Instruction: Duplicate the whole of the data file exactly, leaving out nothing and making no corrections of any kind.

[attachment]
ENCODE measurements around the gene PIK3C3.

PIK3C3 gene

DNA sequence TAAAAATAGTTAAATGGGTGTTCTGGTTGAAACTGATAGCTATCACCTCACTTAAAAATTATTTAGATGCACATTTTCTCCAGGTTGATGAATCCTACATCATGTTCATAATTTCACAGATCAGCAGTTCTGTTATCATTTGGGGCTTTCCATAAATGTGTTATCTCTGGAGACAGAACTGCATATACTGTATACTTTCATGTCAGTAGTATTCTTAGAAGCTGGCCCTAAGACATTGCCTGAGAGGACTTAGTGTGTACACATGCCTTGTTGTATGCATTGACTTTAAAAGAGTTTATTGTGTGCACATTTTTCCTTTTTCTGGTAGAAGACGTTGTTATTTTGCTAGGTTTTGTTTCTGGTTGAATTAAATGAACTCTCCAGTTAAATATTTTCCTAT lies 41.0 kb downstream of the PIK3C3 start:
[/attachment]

ENCODE measurements around the gene PIK3C3.

PIK3C3 gene

DNA sequence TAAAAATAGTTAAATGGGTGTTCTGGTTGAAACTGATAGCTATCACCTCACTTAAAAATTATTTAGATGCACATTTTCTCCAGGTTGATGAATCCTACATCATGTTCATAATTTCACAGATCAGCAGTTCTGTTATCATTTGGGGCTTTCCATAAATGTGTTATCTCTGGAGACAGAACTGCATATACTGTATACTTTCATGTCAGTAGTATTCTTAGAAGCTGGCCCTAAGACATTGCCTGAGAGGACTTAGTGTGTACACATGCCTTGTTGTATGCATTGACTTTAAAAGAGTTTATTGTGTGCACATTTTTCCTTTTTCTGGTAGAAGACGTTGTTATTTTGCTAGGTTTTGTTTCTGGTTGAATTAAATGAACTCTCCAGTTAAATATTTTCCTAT lies 41.0 kb downstream of the PIK3C3 start: